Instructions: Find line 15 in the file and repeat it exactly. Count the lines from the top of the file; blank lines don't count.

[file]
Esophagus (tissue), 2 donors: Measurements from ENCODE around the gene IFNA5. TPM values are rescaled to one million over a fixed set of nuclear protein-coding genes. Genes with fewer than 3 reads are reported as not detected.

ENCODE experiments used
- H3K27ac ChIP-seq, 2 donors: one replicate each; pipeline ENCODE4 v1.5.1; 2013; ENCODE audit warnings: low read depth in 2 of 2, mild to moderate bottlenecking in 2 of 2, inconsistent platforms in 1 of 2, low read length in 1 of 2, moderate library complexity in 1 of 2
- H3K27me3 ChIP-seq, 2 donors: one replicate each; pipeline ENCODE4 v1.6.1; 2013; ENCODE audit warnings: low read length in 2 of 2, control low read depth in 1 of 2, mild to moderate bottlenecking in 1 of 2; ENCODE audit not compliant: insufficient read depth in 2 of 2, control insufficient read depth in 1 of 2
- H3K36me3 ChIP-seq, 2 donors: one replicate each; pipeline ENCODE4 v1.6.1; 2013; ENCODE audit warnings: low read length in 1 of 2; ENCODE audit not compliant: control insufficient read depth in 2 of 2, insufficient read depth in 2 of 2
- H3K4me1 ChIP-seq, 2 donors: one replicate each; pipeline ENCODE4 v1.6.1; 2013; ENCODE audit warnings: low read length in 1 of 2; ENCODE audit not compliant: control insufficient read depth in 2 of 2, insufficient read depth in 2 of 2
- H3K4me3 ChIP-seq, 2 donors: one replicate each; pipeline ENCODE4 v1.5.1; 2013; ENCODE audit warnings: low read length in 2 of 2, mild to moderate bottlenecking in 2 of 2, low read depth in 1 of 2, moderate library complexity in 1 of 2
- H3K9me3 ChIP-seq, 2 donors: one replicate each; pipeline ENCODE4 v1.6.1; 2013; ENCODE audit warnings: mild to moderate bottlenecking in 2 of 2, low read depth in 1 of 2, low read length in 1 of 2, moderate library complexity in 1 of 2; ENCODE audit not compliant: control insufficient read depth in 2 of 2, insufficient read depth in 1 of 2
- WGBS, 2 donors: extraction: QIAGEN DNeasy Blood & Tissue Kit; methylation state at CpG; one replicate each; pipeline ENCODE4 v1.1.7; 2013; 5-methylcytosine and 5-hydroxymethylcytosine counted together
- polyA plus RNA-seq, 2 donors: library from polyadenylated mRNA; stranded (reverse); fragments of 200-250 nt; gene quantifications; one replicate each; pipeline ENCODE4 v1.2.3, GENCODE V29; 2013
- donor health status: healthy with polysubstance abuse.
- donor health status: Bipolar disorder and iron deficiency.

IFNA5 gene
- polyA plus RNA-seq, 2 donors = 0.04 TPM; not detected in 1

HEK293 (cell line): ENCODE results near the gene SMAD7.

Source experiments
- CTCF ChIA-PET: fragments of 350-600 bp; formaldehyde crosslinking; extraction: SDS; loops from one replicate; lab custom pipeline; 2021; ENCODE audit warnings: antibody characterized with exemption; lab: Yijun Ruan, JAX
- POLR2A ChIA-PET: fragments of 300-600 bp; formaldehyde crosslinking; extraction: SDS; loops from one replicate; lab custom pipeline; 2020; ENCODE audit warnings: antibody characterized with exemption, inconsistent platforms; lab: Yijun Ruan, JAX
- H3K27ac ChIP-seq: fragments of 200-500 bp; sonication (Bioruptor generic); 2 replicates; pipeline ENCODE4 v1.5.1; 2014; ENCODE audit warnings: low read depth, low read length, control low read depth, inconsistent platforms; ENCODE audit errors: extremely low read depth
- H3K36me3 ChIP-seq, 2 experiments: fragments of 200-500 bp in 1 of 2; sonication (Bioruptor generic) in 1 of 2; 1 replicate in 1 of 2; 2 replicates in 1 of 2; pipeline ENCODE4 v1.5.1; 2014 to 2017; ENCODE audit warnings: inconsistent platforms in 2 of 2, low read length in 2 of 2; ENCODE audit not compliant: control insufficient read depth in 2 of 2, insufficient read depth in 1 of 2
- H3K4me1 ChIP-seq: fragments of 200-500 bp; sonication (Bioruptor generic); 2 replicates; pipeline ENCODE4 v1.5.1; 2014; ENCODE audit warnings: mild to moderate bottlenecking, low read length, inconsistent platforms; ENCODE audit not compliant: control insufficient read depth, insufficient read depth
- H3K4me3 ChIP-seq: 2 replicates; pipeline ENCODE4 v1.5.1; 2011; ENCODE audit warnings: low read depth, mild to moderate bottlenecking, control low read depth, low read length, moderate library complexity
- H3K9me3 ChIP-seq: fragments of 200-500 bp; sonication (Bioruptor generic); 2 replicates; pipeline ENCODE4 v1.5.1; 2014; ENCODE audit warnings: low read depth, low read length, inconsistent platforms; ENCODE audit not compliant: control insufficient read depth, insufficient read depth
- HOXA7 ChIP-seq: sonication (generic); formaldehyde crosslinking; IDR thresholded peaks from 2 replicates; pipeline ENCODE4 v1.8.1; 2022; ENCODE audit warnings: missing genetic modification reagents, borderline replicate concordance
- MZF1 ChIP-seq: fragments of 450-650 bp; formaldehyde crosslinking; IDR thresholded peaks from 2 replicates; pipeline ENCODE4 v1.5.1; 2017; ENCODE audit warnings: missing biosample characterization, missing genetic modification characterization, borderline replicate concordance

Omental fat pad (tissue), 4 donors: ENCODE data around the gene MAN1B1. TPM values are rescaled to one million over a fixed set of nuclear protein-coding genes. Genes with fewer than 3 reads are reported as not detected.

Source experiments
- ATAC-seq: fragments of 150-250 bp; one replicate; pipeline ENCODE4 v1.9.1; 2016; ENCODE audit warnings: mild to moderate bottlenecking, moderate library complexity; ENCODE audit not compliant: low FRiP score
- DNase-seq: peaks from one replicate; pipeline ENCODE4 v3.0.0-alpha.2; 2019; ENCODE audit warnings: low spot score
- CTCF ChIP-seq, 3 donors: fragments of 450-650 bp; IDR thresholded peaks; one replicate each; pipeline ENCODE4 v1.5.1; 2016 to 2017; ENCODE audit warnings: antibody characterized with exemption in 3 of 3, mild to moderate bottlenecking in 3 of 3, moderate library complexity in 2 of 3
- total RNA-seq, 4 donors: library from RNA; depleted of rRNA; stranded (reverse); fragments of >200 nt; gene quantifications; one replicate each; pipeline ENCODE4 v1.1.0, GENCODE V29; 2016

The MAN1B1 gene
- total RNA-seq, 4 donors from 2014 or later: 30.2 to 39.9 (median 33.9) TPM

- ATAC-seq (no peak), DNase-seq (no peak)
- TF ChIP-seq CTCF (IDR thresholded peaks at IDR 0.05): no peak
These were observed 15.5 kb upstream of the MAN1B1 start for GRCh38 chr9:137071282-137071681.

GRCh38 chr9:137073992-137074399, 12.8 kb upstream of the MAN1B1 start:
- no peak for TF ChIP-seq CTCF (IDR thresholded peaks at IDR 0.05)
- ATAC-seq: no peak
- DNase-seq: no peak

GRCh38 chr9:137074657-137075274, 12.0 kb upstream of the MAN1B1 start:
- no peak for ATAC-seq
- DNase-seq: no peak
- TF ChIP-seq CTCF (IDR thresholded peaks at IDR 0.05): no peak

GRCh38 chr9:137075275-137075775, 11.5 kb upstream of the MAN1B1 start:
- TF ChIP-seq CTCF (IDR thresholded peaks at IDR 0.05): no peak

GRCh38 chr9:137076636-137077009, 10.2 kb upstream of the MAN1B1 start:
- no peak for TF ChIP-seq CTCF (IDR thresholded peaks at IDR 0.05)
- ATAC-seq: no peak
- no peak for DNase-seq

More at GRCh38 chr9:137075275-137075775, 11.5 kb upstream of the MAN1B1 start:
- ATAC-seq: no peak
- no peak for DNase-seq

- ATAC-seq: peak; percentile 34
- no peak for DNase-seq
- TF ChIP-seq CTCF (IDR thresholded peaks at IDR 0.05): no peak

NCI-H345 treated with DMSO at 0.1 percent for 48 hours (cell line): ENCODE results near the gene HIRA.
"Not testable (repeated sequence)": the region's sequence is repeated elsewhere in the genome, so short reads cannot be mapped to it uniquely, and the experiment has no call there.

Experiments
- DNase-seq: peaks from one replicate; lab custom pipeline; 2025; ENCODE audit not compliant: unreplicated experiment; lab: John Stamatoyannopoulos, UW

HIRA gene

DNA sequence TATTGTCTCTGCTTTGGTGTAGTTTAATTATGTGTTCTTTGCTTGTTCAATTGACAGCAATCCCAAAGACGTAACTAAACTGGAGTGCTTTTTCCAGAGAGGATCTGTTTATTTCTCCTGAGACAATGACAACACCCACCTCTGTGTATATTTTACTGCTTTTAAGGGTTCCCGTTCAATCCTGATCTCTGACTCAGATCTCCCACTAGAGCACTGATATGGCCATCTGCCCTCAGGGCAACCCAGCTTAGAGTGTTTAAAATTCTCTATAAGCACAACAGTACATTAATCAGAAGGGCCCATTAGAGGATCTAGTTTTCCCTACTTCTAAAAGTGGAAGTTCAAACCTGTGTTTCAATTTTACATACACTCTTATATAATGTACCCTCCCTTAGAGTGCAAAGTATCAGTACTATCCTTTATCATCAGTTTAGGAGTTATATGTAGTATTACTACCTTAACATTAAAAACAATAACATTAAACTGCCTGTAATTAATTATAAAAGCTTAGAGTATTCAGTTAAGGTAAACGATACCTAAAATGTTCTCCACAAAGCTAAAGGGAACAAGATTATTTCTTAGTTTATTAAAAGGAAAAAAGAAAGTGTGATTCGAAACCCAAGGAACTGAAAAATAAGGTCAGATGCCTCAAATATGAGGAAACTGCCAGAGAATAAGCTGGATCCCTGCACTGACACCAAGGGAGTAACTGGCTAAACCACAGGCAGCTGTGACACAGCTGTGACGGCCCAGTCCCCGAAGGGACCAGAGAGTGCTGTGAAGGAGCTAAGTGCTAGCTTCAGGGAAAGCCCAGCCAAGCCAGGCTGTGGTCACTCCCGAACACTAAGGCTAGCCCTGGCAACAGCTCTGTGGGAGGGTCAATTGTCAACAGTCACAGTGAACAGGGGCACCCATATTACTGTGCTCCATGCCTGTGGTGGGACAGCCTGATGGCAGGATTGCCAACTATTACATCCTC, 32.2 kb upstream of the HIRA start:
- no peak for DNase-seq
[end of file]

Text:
HEK293 (cell line): ENCODE results near the gene SMAD7.